Love stories always start off so well, don't they? You download Tinder or walk into the right bar, you meet someone, and it's all going swimmingly. You watch Moulin Rouge together and decide it's time for a minibreak. You drink prosecco on the Eurostar. What could possibly go wrong?
Fast-forward two days. You have a raging hangover and you last saw your (furious) partner somewhere in the Latin Quarter. They have the holiday funds. It starts to rain. You're not wearing any tights. Are you having fun yet?
That first holiday a couple takes can be make or break due to the very nature of holidays. There has been a flurry of reports recently that claim that holidays can lead to rows and break-ups due to expectations and the like, so here's how to avoid any unpleasantness.
Don't be the jealous type: So you caught your boyfriend oogling that model-type as she was frolicking in the pool? Big deal; you were fairly transfixed by that waiter last night. Your partner isn't being disrespectful, just human. Let it go.
Don't be a skinflint: Holiday budgets are important, and we're not suggesting that you start bathing in champagne or buy a small island, but try to remember that it's only money. If it means you spend a little extra to have a great time, just go with it - your partner won't be happy if you end up staying in on the last night because you've 'exceeded the budget'.
Don't pile the pressure on: When things are going well, it's tempting to want to take things to the next level. Will they ask you to move in them? Will they tell you they've taken that job to be closer to you? Seriously, calm down. It's a week in Tenerife. Be cool.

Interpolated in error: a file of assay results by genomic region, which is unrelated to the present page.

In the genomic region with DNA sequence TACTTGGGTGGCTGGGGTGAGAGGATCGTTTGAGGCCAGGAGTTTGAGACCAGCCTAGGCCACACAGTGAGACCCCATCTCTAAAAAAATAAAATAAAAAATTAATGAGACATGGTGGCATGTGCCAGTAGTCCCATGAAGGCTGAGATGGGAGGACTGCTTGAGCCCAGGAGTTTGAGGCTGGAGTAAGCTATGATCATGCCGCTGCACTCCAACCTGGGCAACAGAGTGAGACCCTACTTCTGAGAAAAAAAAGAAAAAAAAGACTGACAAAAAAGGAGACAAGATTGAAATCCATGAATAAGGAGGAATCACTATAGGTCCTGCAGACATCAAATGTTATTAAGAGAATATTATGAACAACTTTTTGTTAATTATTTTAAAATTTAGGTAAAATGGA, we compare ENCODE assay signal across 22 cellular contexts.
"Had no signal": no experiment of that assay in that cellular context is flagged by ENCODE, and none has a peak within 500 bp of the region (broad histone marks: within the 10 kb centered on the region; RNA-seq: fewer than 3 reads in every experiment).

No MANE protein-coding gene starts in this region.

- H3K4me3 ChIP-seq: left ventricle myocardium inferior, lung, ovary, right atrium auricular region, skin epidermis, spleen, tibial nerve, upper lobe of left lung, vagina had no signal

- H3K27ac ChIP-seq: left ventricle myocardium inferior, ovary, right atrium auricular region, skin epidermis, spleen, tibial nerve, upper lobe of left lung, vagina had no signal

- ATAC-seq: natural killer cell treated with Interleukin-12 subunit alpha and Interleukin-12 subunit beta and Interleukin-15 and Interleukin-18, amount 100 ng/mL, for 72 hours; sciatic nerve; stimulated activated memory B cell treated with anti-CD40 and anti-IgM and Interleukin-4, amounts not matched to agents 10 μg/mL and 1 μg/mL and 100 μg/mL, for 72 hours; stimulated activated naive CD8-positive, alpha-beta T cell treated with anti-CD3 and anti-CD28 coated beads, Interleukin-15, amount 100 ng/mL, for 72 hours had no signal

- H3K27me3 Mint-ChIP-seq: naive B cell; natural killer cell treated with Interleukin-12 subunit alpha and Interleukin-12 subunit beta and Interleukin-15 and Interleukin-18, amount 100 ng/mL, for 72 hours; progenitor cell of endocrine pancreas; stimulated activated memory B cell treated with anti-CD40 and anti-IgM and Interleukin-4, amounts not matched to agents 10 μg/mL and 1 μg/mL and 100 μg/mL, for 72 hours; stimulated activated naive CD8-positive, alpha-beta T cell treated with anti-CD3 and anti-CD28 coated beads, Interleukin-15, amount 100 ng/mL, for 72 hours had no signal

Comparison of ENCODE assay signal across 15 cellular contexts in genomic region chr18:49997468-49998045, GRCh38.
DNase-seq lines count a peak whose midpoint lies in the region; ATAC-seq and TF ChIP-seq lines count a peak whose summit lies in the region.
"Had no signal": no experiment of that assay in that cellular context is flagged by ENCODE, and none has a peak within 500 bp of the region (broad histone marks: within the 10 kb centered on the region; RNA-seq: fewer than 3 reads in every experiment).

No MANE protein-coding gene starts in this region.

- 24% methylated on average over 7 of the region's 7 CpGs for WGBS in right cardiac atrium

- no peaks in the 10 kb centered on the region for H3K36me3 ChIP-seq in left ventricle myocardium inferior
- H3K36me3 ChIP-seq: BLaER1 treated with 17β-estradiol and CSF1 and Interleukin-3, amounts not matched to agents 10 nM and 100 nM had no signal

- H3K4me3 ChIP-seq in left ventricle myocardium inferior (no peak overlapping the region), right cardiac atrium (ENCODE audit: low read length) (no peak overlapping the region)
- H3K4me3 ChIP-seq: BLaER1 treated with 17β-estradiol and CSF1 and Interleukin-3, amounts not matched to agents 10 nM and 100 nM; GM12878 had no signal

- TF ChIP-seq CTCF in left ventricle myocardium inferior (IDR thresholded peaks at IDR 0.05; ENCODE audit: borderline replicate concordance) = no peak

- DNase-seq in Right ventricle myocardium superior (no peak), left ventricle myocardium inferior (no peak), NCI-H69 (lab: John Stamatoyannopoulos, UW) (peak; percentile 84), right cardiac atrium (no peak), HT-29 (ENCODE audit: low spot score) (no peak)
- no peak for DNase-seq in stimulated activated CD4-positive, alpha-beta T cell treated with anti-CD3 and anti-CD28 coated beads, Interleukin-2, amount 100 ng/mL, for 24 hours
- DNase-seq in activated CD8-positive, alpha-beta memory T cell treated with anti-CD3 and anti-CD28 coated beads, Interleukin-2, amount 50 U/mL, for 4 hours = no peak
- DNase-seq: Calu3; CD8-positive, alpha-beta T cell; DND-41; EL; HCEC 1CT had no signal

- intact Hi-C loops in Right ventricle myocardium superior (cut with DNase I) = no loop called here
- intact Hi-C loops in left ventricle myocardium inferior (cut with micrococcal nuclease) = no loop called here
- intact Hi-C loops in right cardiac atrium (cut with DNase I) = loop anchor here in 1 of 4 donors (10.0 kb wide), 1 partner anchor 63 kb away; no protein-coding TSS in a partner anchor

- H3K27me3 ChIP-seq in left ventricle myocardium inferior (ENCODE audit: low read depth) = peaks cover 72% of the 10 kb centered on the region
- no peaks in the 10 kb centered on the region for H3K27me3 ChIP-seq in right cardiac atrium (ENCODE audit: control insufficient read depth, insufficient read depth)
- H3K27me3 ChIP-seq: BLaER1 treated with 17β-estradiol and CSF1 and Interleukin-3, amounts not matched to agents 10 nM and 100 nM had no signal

Go easy on the booze: If you're the argumentative type after a few beers, watch your alcohol intake. By all means get a bit merry during dinner and then hit a club, but watch out if you cross the line between 'I'm having a great time' and 'I saw you looking at that guy and I'm not happy. Let's discuss that.'
Concentrate when giving directions: If you've been given a map and been told to navigate, do so - don't try to second guess where you're headed or get distracted by the scenery. If you're driving, there's nothing more irritating than someone shrieking "Go left. I mean right. Sorry. Left. Can you do a U-turn here? Look at that mountain!"
Avoid dinner drama: Unless you're a veggie, vegan or you're a fussy eater, don't pick a row about choosing where to eat. Maybe Mexican isn't your favourite cuisine. That's fine, but your partner seems to like it. You can always take turns and eat somewhere that you'd prefer tomorrow. Plus, don't argue about food. Food is great. Apart from plane food, which is just horrible.
The dash to the airport: There is nothing more likely to kill a good vibe than almost missing your flight. Double and triple check the time that you're supposed to head off and make sure you book a taxi that leaves you with plenty of time to check in, have a final drink in the departures lounge and relax. If you're unfamiliar with the public transport network, don't chance it on your last day. It will be a lasting source of regret.